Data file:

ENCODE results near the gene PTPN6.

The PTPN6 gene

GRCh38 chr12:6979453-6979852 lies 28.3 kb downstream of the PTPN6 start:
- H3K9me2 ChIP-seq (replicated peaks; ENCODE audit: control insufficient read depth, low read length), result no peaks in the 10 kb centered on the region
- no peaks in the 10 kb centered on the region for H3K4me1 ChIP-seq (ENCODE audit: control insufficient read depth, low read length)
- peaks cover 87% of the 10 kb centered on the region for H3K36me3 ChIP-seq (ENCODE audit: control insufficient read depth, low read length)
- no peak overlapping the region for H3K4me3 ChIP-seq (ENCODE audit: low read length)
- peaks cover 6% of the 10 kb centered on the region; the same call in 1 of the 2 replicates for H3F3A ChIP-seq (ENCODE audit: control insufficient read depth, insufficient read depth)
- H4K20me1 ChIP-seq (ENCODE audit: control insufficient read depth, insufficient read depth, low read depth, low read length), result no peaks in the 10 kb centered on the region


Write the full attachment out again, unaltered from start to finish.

ENCODE results near the gene PTPN6.

The PTPN6 gene

GRCh38 chr12:6979453-6979852 lies 28.3 kb downstream of the PTPN6 start:
- H3K9me2 ChIP-seq (replicated peaks; ENCODE audit: control insufficient read depth, low read length), result no peaks in the 10 kb centered on the region
- no peaks in the 10 kb centered on the region for H3K4me1 ChIP-seq (ENCODE audit: control insufficient read depth, low read length)
- peaks cover 87% of the 10 kb centered on the region for H3K36me3 ChIP-seq (ENCODE audit: control insufficient read depth, low read length)
- no peak overlapping the region for H3K4me3 ChIP-seq (ENCODE audit: low read length)
- peaks cover 6% of the 10 kb centered on the region; the same call in 1 of the 2 replicates for H3F3A ChIP-seq (ENCODE audit: control insufficient read depth, insufficient read depth)
- H4K20me1 ChIP-seq (ENCODE audit: control insufficient read depth, insufficient read depth, low read depth, low read length), result no peaks in the 10 kb centered on the region